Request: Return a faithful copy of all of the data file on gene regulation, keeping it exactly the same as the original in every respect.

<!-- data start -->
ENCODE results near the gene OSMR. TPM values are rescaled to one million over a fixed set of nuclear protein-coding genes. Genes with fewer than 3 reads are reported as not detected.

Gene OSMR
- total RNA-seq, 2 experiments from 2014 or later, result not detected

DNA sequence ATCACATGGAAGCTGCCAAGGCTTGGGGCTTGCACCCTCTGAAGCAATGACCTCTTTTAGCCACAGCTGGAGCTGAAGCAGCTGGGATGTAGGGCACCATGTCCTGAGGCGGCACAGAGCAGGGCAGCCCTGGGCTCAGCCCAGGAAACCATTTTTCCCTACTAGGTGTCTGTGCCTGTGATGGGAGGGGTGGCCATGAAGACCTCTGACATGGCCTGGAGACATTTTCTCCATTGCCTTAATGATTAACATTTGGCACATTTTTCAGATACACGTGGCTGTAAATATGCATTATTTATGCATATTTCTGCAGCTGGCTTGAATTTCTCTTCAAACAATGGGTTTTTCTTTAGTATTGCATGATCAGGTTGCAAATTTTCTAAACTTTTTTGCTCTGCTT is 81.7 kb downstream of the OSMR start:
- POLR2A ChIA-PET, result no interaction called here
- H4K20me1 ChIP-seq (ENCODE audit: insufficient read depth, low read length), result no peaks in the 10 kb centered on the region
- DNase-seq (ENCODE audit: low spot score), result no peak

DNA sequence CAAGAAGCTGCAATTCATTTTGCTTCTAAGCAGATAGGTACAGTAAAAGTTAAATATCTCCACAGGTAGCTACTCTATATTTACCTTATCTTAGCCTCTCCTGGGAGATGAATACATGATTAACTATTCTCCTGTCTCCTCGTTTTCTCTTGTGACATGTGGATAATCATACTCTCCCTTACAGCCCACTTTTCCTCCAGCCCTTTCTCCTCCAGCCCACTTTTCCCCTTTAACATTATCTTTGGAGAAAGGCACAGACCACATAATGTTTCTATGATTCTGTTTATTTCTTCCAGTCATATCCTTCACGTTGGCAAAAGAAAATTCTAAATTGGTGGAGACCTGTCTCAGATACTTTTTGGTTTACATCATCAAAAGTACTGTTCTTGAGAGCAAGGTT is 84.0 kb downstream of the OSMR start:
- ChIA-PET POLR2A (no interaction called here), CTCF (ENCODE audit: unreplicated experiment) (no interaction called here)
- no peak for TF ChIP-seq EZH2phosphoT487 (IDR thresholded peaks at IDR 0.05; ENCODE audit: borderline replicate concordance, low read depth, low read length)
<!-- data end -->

ENCODE results near the gene OSMR. TPM values are rescaled to one million over a fixed set of nuclear protein-coding genes. Genes with fewer than 3 reads are reported as not detected.

Gene OSMR
- total RNA-seq, 2 experiments from 2014 or later, result not detected

DNA sequence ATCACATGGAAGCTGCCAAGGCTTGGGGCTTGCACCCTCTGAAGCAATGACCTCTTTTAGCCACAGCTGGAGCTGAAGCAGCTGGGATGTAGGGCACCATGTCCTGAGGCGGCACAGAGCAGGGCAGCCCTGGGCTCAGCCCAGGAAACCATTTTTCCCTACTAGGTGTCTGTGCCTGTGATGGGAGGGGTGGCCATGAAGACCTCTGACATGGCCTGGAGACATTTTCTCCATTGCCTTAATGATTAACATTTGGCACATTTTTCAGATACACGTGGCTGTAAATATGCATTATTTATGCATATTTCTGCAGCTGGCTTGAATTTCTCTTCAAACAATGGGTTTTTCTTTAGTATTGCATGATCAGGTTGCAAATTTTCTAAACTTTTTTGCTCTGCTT is 81.7 kb downstream of the OSMR start:
- POLR2A ChIA-PET, result no interaction called here
- H4K20me1 ChIP-seq (ENCODE audit: insufficient read depth, low read length), result no peaks in the 10 kb centered on the region
- DNase-seq (ENCODE audit: low spot score), result no peak

DNA sequence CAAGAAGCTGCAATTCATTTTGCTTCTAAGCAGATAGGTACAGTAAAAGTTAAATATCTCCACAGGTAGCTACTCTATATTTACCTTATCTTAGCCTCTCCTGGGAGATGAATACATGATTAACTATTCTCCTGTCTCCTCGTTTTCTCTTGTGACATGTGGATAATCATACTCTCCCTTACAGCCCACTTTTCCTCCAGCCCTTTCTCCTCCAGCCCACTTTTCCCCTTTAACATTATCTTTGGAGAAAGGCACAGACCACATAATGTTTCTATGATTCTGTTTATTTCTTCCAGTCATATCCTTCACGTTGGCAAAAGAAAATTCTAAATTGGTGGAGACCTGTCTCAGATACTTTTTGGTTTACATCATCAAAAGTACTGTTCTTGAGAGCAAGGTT is 84.0 kb downstream of the OSMR start:
- ChIA-PET POLR2A (no interaction called here), CTCF (ENCODE audit: unreplicated experiment) (no interaction called here)
- no peak for TF ChIP-seq EZH2phosphoT487 (IDR thresholded peaks at IDR 0.05; ENCODE audit: borderline replicate concordance, low read depth, low read length)